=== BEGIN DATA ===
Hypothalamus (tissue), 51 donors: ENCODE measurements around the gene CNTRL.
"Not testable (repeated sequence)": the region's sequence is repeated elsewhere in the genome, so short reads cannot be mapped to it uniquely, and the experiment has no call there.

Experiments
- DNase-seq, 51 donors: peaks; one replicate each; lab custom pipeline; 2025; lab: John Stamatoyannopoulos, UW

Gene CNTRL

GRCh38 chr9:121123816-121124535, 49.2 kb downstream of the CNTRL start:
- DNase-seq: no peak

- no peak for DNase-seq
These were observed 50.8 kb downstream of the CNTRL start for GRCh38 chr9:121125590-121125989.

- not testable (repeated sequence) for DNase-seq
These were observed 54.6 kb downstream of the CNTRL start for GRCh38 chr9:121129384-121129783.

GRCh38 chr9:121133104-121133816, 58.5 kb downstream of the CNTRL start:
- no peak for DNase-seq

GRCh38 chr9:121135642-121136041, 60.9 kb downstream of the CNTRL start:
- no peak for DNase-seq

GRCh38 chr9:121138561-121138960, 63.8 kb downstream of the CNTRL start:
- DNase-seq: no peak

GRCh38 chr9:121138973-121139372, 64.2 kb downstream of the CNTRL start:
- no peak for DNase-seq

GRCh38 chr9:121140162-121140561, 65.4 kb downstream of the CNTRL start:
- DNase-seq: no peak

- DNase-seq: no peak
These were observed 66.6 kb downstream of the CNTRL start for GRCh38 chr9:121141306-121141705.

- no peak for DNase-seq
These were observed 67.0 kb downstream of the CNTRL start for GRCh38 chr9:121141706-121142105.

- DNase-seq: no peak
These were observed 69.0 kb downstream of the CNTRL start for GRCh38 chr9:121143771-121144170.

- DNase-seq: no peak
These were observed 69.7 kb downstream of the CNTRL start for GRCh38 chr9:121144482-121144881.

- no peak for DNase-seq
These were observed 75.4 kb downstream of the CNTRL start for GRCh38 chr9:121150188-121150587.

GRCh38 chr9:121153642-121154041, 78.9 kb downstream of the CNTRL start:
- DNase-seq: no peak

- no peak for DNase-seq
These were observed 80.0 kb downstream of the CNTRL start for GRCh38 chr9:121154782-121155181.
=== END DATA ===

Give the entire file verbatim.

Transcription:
Hypothalamus (tissue), 51 donors: ENCODE measurements around the gene CNTRL.
"Not testable (repeated sequence)": the region's sequence is repeated elsewhere in the genome, so short reads cannot be mapped to it uniquely, and the experiment has no call there.

Experiments
- DNase-seq, 51 donors: peaks; one replicate each; lab custom pipeline; 2025; lab: John Stamatoyannopoulos, UW

Gene CNTRL

GRCh38 chr9:121123816-121124535, 49.2 kb downstream of the CNTRL start:
- DNase-seq: no peak

- no peak for DNase-seq
These were observed 50.8 kb downstream of the CNTRL start for GRCh38 chr9:121125590-121125989.

- not testable (repeated sequence) for DNase-seq
These were observed 54.6 kb downstream of the CNTRL start for GRCh38 chr9:121129384-121129783.

GRCh38 chr9:121133104-121133816, 58.5 kb downstream of the CNTRL start:
- no peak for DNase-seq

GRCh38 chr9:121135642-121136041, 60.9 kb downstream of the CNTRL start:
- no peak for DNase-seq

GRCh38 chr9:121138561-121138960, 63.8 kb downstream of the CNTRL start:
- DNase-seq: no peak

GRCh38 chr9:121138973-121139372, 64.2 kb downstream of the CNTRL start:
- no peak for DNase-seq

GRCh38 chr9:121140162-121140561, 65.4 kb downstream of the CNTRL start:
- DNase-seq: no peak

- DNase-seq: no peak
These were observed 66.6 kb downstream of the CNTRL start for GRCh38 chr9:121141306-121141705.

- no peak for DNase-seq
These were observed 67.0 kb downstream of the CNTRL start for GRCh38 chr9:121141706-121142105.

- DNase-seq: no peak
These were observed 69.0 kb downstream of the CNTRL start for GRCh38 chr9:121143771-121144170.

- DNase-seq: no peak
These were observed 69.7 kb downstream of the CNTRL start for GRCh38 chr9:121144482-121144881.

- no peak for DNase-seq
These were observed 75.4 kb downstream of the CNTRL start for GRCh38 chr9:121150188-121150587.

GRCh38 chr9:121153642-121154041, 78.9 kb downstream of the CNTRL start:
- DNase-seq: no peak

- no peak for DNase-seq
These were observed 80.0 kb downstream of the CNTRL start for GRCh38 chr9:121154782-121155181.